Guinevere Pettigrew, a middle-aged London governess, finds herself unfairly dismissed from her job. An attempt to gain new employment catapults her into the glamorous world and dizzying social whirl of an American actress and singer, Delysia Lafosse.
Katee Sackhoff talks about what it's like to be a part of "Star Wars: Rebels" and reveals the inspiration for her character on "The Flash." Plus, we get our Jedi on and learn how to wield a lightsaber.
War threatens London as Miss Pettigrew, a destitute governess, filches a client's card from her agency and presents herself at the door. A singer named Delysia Lafosse wants a social secretary as she seeks a West End role by sleeping with a feckless producer in the bed of Nick, a smarmy nightclub owner with whom she also dallies. She ignores Michael, her piano player, who loves her and has tickets for New York on the Queen Mary. Miss Pettigrew's job is to make sure Delysia gets the part. Over 24 hours, Miss Pettigrew is also called upon to help an ambitious and unfaithful fashion editor patch things up with her older fiancé, a lingerie designer. Has Miss Pettigrew found her calling? Written by
When Miss Pettigrew leaves the office and is fired from the agency, her overcoat is dark green, the next scene shows her overcoat a dark yellow/tan and then into Dylesia's apartment complex, a dark green color once again. See more »
Mrs. Brummegen was, well, fond of the sherry, if you take my meaning. As a vicar's daughter I found her rather difficult.
She found you rather difficult, Miss Pettigrew, and that is, I'm afraid, a recurring theme.
A person can change.
I haven't seen any sign of that.
She could stop drinking.
...Our clients don't adapt to suit your needs, Miss Pettigrew. You adapt to them.
See more »
Before the end credits, there is a black screen and a voice calling "some music please", after which music starts playing and the credits start rolling. See more »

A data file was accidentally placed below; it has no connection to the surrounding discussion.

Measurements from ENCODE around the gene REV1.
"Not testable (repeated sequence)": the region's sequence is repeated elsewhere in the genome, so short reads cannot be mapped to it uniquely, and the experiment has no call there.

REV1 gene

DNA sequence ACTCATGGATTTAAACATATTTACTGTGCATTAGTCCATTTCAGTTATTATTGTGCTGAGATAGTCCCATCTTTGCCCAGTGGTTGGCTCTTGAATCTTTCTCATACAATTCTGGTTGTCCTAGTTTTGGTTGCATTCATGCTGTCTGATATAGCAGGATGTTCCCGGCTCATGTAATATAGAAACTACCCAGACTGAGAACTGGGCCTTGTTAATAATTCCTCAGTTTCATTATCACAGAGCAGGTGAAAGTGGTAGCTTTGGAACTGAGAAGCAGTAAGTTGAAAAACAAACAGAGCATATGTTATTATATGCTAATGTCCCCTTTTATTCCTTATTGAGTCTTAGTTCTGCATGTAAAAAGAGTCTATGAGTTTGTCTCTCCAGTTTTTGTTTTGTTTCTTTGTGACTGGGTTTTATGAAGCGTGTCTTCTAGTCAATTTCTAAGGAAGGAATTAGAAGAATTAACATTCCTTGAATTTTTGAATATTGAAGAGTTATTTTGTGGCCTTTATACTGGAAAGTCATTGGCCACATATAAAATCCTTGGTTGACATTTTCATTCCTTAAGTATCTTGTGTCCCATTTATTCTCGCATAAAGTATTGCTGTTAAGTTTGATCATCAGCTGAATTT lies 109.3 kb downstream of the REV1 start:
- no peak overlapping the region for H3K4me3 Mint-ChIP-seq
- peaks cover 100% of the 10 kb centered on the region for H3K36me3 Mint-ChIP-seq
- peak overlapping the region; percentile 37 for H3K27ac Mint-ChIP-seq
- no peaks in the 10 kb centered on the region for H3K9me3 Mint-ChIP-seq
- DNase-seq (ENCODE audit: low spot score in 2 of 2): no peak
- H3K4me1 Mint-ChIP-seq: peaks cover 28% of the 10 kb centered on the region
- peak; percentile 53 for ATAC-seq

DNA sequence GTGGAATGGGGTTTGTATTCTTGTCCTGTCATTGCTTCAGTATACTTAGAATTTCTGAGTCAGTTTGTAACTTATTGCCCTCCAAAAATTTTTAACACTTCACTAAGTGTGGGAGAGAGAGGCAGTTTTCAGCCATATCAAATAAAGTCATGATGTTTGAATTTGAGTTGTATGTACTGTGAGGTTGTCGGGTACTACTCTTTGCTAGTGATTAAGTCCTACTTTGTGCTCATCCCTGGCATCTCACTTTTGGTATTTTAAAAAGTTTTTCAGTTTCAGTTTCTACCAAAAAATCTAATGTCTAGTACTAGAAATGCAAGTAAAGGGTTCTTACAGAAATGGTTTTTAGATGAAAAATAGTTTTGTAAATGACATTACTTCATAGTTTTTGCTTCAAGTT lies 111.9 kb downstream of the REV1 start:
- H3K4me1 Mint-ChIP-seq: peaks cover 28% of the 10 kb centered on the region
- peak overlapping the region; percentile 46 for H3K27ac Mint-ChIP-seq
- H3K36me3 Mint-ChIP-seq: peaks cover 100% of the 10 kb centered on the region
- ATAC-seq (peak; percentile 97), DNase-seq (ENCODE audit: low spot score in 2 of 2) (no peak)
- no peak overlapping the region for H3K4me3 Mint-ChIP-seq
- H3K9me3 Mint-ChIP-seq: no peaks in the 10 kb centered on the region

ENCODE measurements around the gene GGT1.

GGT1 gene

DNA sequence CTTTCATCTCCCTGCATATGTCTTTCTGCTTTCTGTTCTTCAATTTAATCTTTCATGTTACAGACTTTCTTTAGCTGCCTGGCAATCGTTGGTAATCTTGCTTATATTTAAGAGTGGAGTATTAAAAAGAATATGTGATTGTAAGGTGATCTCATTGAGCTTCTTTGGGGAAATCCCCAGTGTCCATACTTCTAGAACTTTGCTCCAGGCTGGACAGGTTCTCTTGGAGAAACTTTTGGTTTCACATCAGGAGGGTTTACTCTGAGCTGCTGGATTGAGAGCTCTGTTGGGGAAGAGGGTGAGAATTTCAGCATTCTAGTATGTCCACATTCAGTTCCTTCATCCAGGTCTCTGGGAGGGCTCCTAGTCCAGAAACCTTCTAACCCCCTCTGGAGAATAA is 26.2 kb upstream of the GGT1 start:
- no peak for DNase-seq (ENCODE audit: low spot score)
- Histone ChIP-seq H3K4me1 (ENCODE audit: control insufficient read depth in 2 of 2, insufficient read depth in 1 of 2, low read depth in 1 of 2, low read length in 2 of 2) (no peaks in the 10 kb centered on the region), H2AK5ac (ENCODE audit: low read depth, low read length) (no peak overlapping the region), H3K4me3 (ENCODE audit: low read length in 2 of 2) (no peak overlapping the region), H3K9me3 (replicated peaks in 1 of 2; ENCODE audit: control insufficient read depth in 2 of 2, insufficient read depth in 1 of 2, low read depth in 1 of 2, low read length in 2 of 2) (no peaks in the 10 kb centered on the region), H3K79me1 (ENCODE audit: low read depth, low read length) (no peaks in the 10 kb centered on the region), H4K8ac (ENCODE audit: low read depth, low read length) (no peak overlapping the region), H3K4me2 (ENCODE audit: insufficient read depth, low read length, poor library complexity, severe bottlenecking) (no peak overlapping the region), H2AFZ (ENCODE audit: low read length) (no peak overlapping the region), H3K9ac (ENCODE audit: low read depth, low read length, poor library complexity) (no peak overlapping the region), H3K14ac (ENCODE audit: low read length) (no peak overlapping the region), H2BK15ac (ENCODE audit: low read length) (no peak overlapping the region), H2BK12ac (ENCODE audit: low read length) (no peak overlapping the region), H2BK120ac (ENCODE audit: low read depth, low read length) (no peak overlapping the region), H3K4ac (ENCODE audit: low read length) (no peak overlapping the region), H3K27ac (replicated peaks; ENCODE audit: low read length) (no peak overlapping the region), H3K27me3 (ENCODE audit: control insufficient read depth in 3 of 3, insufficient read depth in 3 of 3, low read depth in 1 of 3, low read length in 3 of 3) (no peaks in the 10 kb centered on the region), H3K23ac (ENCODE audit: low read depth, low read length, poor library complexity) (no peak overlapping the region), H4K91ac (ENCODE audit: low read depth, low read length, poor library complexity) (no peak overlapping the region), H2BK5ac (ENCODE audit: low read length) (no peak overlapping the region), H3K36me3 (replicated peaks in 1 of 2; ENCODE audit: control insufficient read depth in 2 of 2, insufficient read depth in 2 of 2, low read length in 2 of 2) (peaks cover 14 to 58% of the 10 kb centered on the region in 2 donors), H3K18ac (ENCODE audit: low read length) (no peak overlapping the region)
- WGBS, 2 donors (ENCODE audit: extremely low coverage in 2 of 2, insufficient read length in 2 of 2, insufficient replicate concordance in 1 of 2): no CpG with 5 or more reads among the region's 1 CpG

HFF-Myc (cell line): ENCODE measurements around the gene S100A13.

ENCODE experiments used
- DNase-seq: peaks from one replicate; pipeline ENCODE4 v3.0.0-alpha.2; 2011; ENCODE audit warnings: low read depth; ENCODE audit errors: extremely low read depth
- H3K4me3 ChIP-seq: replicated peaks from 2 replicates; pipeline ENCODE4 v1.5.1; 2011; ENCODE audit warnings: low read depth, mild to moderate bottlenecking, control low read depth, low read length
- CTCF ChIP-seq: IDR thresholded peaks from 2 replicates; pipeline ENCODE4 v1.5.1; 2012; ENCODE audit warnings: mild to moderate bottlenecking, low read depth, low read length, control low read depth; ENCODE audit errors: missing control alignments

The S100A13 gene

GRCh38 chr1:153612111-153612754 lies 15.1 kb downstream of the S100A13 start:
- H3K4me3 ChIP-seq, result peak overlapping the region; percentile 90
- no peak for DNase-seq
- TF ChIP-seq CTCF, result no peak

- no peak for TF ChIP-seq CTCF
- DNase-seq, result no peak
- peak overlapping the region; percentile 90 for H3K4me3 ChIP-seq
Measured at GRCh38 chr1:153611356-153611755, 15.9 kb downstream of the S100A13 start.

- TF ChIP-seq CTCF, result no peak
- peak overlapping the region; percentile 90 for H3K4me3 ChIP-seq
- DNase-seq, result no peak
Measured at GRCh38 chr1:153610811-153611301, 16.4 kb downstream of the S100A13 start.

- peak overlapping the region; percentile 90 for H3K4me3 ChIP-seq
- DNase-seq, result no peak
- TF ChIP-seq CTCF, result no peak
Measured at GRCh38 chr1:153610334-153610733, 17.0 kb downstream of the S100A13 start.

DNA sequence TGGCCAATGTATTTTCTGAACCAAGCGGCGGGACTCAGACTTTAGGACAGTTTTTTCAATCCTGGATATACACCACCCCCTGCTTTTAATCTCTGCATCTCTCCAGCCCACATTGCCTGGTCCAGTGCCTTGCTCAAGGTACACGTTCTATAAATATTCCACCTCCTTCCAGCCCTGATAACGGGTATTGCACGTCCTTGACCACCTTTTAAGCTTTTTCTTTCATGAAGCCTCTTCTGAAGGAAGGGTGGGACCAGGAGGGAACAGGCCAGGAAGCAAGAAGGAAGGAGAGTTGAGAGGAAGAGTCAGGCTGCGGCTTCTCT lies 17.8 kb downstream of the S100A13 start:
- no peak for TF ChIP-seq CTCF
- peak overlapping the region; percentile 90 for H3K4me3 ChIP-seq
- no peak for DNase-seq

This Miss is bliss! McDormand is enchanting in the title role and Adams is charming, too
Miss Pettigrew (Frances McDormand) is a penniless nanny, currently out of a job. Although she has worked for a placement agency in the past, they give her the cold shoulder this time, mostly because her last three stints as a nanny, with impossible children, fared badly. Absolutely desperate for work, Miss Pettigrew hears of a position as a social secretary as she is walking out the agency's door. Making a beeline to the appropriate home, she encounters the young starlet, Delysia La Fosse (Amy Adams) who asked for her services. But, what doings! Delysia has had a male guest, overnight, who is not the man who owns the flat where she is currently bunking! The interloper must be ushered out before Mr. Moneybags returns or Delysia will be in a heap of trouble. Not missing a beat, Miss Pettigrew gets the situation under control with her innate wisdom. Delysia is grateful. But, the day is only getting started. There is a third man in Delysia's life and the young beauty is juggling suitors in a quest to become a bonafide star of the screen. Not only that, Delysia whisks Miss Pettigrew off to a fashion show and salon, where the new social secretary gets a makeover and meets a rich, handsome man (Ciaran Hinds) with eyes for HER. Is it possible to go from rags to riches in twenty four hours? Definitely, maybe! This is a lovely film with a great plot and a terrific cast. Adams is engaging as the beautiful but mixed-up starlet while Hinds is marvelous as the man who rediscovers what is important in life. The rest of the players are also wonderful, with a word of mention extended to Shirley Henderson for her nice turn as a conniving, inconvenient woman. But, really, this is McDormand's film, as she is the heart and soul of the picture and deservedly so, for her performance is absolutely enchanting and touching. Needless to say, the sets and costumes from the late 1930's are grand and so are the film's art direction and photography. Congratulations are hereby given to the fine, fine script and story, as well. Do you want to experience movie bliss? Then, don't miss Miss Pettigrew Lives for a Day, as your day will be as bright as newly minted penny, after a viewing.
91 of 104 people found this review helpful.
Was this review helpful to you?